requirement is satisfied. As for the first requirement, the
LeDouxs argue their administrative attempt to seek alternative
parking approval is an adequate remedy at law. As for the second
requirement, the LeDouxs argue there is no harm to the public
because the LeDouxs park their cars in a parking lot across the
street from their office.
The Borough cites AS 29.40.190(a) which provides that
"[a]n action to enjoin a [zoning] violation may be brought not
withstanding the availability of any other remedy." The Borough
argues since the statute authorizes an injunction, the Borough is
not required to show harm or the lack of an adequate legal
As noted above, AS 29.40.190(a) authorizes injunctive
relief. "Where a statute specifically authorizes injunctive
relief, the plaintiff need not show either irreparable injury or
lack of an adequate remedy at law." Carroll v. El Dorado Estates
Div. No. 2 Ass'n, Inc., 680 P.2d 1158, 1160 (Alaska 1984).
Therefore, the Borough did not need to show harm or the lack of
an adequate legal remedy. The trial court was correct in
granting the remedy of an injunction.
B. Did the Borough represent to the LeDouxs that it
is practicable to build a parking lot on the LeDouxs'
The LeDouxs appear to make an estoppel argument. They
argue that they bought the property in reliance on the Borough's
finding that it is practicable to build a parking lot on the
property. They claim that it is in fact impracticable to build
the parking lot. They insist that they should not suffer for the
The Borough responds that there is no evidence in the
record that the Borough represented it is practicable to build a
The LeDouxs reply that the Borough implicitly
represented to the LeDouxs that building the parking lot is
practicable by approving the LeDouxs' variance application.
Specifically, the LeDouxs argue that the Borough's statutory duty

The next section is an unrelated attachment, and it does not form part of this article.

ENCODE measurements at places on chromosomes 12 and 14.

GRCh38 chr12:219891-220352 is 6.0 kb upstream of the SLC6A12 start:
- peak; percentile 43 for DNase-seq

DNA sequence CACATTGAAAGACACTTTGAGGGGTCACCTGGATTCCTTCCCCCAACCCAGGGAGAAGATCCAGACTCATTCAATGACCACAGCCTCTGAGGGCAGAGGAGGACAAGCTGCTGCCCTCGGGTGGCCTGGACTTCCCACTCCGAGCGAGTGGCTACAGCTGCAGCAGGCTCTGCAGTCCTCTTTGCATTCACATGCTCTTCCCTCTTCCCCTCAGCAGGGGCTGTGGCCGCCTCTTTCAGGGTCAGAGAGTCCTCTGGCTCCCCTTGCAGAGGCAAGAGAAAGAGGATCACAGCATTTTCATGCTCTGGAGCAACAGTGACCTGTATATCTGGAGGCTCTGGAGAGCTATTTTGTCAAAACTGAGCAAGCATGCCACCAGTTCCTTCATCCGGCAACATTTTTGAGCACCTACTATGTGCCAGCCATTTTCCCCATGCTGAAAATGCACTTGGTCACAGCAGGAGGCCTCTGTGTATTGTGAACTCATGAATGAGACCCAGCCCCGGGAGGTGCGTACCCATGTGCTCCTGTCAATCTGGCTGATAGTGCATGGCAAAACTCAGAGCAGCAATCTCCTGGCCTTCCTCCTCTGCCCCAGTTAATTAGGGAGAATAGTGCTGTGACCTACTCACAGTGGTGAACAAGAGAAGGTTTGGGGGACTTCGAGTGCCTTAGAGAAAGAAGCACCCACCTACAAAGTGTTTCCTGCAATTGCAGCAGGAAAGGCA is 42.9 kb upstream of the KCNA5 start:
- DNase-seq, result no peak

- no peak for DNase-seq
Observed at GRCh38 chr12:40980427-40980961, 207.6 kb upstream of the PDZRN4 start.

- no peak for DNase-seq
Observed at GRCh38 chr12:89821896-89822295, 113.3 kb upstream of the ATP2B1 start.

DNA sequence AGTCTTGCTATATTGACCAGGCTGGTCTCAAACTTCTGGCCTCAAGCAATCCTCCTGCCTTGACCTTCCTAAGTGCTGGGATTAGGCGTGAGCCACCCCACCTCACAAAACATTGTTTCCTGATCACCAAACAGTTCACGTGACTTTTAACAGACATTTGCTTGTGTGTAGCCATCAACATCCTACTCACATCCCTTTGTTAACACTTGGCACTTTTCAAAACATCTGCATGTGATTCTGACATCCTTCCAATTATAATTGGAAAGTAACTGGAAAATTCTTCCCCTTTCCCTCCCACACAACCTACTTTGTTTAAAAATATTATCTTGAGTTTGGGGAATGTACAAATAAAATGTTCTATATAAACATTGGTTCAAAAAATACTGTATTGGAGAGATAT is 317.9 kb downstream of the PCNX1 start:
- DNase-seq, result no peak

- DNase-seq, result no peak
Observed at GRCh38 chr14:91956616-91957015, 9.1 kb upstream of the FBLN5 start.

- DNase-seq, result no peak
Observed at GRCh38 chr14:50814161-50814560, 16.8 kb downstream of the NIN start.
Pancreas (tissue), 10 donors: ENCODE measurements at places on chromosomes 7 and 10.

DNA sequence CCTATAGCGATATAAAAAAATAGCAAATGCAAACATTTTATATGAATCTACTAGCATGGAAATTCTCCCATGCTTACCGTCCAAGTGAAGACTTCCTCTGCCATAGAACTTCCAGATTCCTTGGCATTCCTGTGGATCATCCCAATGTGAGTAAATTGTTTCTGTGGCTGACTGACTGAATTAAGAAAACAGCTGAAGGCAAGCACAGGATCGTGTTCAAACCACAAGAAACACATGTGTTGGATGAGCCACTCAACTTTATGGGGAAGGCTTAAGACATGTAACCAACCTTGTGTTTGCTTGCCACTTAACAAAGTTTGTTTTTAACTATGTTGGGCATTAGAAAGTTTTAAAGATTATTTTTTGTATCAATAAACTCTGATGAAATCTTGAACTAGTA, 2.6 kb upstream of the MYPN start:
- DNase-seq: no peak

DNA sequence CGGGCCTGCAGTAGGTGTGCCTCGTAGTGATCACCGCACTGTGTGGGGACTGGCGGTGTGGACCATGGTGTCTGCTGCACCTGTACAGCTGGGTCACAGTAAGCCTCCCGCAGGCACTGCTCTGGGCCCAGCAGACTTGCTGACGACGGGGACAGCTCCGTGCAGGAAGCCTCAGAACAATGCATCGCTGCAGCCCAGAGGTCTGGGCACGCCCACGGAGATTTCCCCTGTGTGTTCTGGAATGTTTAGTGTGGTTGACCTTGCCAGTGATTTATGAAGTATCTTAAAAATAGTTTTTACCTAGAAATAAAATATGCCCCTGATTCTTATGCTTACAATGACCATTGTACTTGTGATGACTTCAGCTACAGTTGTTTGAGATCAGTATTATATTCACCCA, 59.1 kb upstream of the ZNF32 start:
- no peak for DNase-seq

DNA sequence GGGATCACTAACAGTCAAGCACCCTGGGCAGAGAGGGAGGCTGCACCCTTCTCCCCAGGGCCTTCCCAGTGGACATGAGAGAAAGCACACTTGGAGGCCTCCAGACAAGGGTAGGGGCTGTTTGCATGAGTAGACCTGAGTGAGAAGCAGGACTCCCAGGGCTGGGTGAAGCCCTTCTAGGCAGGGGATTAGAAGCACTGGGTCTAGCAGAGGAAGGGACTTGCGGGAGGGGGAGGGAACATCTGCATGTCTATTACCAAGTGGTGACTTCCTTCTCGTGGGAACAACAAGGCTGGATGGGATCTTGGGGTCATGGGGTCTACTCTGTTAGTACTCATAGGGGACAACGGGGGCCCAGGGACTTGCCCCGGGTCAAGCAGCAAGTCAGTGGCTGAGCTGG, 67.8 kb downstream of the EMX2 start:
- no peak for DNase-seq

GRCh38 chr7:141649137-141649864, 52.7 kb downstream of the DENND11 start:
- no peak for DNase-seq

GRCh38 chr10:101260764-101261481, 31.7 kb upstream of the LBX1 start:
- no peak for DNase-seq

to investigate their variance application includes a duty to
determine whether building the parking lot is practicable.2 The
LeDouxs argue that by approving the variance, the Borough
implicitly represented to the LeDouxs that it is practicable to
build a parking lot. The LeDouxs do not cite to any cases to
support this theory.
Estoppel consists of three general elements: 1) a rep
resentation; 2) reasonable reliance on that representation; and
3) resulting prejudice. Municipality of Anchorage v. Higgins,
754 P.2d 745, 748 n.11 (Alaska 1988). In the present case, the
Borough cannot be estopped from enforcing its zoning regulations
because it never represented that it is practicable to build a
parking lot on the LeDouxs' property.
The LeDouxs' property was originally zoned for
noncommercial use. The Borough's variance only allowed the
LeDouxs to use their property for commercial purposes.3 The
variance did not exempt the LeDouxs from the off-street parking
regulation. In fact, the Borough made it clear to the LeDouxs
that they would have to adhere to the parking regulations by
requiring the LeDouxs to submit a parking plan. In our view, the
Borough's requirement and acceptance of a parking lot plan is not
a representation that the parking lot can be built. The LeDouxs'
position would place a heavy and unwarranted burden on
municipalities. It would require municipalities to examine the
feasibility of every variance proposal or lose the ability to
enforce its zoning laws.
C. Was the award of attorney's fees justified?